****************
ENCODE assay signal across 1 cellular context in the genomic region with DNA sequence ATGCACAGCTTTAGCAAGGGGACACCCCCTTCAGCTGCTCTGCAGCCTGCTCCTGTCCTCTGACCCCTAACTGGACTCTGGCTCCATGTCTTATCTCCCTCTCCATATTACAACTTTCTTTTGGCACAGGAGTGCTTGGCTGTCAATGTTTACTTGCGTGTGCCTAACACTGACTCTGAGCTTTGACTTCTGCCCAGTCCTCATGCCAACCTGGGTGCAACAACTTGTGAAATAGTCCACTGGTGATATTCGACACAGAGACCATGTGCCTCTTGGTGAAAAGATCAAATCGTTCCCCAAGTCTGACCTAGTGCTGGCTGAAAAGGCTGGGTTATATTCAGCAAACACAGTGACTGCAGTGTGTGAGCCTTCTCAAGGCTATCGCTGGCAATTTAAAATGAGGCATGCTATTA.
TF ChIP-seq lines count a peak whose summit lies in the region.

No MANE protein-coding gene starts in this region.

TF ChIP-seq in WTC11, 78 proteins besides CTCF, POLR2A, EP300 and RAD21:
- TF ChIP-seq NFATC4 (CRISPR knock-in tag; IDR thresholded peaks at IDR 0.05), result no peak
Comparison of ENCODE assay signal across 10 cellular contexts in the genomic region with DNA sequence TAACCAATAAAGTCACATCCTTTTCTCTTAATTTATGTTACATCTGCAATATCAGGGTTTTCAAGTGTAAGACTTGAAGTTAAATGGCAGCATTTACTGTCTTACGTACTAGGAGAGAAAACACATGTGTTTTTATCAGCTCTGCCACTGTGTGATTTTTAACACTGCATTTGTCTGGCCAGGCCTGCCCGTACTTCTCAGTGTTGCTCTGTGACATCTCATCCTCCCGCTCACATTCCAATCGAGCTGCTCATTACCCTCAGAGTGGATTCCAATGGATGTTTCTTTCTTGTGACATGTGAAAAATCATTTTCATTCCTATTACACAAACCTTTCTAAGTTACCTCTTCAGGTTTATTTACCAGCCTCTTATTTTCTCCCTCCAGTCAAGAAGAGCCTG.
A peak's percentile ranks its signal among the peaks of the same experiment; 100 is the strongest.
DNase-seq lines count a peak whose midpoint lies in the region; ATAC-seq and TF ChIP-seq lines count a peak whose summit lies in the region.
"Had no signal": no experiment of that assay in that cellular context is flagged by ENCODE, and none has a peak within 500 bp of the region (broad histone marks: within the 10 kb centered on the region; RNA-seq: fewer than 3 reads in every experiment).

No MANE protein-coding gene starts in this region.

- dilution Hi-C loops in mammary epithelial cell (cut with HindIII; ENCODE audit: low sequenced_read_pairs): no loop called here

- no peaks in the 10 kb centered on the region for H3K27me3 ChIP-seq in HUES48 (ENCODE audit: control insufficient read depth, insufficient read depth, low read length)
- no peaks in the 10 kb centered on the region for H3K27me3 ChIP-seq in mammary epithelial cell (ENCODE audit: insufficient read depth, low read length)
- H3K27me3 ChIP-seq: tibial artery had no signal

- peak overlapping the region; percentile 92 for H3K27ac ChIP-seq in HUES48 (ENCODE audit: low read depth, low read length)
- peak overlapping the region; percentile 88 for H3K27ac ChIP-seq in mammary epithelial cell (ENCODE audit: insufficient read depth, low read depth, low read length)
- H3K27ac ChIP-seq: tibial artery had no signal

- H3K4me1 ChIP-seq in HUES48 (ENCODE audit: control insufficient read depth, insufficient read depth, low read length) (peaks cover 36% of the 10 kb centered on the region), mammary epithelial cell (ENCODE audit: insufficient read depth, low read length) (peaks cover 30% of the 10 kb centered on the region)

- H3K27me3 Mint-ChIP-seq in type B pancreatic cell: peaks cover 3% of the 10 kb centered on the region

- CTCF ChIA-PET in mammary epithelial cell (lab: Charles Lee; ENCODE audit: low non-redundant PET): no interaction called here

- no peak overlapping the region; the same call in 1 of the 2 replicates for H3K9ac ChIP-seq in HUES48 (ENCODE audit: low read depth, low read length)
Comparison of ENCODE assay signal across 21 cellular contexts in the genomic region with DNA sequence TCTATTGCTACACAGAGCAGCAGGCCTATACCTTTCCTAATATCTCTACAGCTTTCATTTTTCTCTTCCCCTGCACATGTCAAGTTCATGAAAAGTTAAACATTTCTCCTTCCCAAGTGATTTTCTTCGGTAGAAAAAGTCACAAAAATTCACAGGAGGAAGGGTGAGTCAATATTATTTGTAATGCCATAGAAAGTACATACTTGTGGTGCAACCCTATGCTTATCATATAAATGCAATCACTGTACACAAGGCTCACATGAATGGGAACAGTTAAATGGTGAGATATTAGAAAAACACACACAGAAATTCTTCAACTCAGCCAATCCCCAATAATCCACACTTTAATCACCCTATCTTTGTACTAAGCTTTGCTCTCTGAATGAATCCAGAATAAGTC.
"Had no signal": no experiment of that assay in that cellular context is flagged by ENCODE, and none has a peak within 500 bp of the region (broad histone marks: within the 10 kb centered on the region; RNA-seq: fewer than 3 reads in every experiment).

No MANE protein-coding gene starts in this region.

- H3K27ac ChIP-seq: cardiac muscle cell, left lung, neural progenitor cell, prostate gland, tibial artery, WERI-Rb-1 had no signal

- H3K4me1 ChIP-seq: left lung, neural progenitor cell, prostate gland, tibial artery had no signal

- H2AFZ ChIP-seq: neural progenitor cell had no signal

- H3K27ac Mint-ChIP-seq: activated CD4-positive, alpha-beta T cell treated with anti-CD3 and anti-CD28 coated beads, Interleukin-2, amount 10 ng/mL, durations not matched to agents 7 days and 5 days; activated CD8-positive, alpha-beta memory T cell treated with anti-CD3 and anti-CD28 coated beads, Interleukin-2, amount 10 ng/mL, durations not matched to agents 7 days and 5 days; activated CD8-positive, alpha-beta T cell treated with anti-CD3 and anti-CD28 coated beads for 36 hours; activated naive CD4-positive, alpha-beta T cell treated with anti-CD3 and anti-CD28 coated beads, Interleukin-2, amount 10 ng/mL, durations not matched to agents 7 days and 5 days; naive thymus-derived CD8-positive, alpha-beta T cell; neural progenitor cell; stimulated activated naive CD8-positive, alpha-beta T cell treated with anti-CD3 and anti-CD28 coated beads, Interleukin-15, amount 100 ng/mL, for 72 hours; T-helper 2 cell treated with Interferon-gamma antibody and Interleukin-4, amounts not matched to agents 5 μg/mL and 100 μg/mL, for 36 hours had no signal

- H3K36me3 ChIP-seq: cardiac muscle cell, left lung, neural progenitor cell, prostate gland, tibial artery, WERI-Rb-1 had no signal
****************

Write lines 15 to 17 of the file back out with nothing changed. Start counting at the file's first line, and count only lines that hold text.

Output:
- peak overlapping the region; percentile 92 for H3K27ac ChIP-seq in HUES48 (ENCODE audit: low read depth, low read length)
- peak overlapping the region; percentile 88 for H3K27ac ChIP-seq in mammary epithelial cell (ENCODE audit: insufficient read depth, low read depth, low read length)
- H3K27ac ChIP-seq: tibial artery had no signal